I am going to answer entirely on the logic side, disregarding the connection to religious issues.
There are a wide range of logics available.
Call Classical First-Order Logic (CFOL) the logic that is usually taught in contemporary introductions to formal logic. It has several properties of relevance here. For example: from P & ~P, everything follows, P v ~P is a logical truth, and quantification (statements like 'There is an x such that Fx' and 'For all x ....) range only over objects (hence 'FO').
There are various extensions of CFOL.
Higher order logics allow one to quantify over properties of objects (Second Order Logic), or properties of properties (Third Order Logic), etc. SOL is needed to state the full generality of the principle of mathematical induction in arithmetic, to articulate a formal theory of arithmetic such that the natural numbers are (up to isomorphism) the unique model of the theory, and to state in full generality Leibniz's laws of identity. For each order above first, there are alternative semantics available which induce different rules of inference.
There are various modal logics, which add operators for notions like metaphysical possibility and necessity, temporal relations, epistemic notions, and notions of permissibility and obligatoriness. Even for metaphysical necessity (likely the best studied modal logic), there are multiple logics available, depending on the underlying view about the relationships between possibility and necessity.)
There are also many restrictions of CFOL.
Intuitionistic logic gives up on the general truth of P v ~P, doesn't in general allow you to conclude P from Q & ~Q (though ~P still follows), and treats quantification somewhat differently.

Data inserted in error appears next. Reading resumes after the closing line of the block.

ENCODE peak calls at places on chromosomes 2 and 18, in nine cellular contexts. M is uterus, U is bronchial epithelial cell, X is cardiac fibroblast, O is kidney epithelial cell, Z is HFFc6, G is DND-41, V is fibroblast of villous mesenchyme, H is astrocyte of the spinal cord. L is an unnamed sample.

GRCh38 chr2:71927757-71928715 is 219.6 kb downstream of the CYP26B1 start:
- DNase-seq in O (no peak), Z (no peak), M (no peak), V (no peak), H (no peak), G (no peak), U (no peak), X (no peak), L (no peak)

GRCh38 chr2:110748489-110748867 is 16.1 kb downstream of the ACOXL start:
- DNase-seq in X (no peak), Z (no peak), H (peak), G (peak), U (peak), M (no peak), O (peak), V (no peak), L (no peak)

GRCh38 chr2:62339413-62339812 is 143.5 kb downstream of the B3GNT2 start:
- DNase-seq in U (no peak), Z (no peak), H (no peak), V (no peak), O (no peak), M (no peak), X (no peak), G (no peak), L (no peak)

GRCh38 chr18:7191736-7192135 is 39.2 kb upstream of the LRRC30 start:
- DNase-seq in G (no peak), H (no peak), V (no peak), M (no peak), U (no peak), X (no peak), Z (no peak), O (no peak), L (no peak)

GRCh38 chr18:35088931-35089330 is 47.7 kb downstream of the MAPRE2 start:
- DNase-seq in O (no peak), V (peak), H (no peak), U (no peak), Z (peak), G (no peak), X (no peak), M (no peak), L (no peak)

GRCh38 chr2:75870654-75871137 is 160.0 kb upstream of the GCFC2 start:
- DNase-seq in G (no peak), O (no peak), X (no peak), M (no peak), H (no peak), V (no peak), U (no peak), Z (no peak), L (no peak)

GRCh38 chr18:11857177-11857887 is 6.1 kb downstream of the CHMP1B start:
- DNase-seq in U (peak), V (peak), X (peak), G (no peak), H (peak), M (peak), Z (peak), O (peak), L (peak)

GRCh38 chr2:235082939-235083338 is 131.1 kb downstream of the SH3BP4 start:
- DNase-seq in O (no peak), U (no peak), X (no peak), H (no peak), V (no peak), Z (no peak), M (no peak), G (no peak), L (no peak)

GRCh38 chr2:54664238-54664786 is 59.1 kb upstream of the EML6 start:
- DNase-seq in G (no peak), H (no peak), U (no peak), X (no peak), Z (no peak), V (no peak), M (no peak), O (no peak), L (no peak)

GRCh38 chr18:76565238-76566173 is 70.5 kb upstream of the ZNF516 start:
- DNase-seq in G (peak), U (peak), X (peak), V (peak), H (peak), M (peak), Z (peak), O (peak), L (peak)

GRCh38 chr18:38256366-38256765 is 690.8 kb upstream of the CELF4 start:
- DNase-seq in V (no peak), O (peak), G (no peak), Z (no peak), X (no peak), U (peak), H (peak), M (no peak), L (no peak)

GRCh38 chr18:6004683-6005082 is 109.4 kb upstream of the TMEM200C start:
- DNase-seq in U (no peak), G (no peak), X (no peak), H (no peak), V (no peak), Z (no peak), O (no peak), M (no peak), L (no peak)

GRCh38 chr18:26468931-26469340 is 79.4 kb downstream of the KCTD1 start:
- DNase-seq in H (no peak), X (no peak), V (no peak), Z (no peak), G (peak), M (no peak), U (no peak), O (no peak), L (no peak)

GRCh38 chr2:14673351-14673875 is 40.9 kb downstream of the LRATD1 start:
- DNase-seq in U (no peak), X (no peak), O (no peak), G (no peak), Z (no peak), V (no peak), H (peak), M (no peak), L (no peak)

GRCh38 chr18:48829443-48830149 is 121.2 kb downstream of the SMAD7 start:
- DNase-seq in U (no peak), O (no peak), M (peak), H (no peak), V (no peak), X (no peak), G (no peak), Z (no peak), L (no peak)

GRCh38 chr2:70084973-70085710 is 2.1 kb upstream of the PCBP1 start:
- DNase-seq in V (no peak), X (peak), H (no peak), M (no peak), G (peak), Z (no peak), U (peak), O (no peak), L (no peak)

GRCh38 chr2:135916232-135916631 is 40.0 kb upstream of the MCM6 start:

Relevant logics require more for the truth of P --> Q than the CL condition that either P is false or Q is true in order to avoid the paradoxes of material implication. (Along the way, it looses the principle of Disjunctive Argument: From P v Q and ~P, Q.)
Paraconsistent logics drop the principle that everything follows from a contradiction (in a fashion rather different than does Intuitionistic logic); it is motivated in part by the idea that there may be true contradictions.
There are multi-valued logics which assign, in their semantics, more than 2 truth-values (even for 3 values, there is more than one way to proceed) and adopt corresponding principles of proof. These are not in general classifiable as restrictions or extensions of CFOL; it depends upon the details of the particular multi-valued logic.
That is just a very quick (hand-wavy, really) survey of some of the better know alternatives to CFOL. It is, however, sufficient to establish that not only are alternative logics possible, they are actual. However, none of these (including CFOL) are universally accepted as logic; the demarcation of the bounds of what really counts as logic is one of the central problems in the philosophy of logic.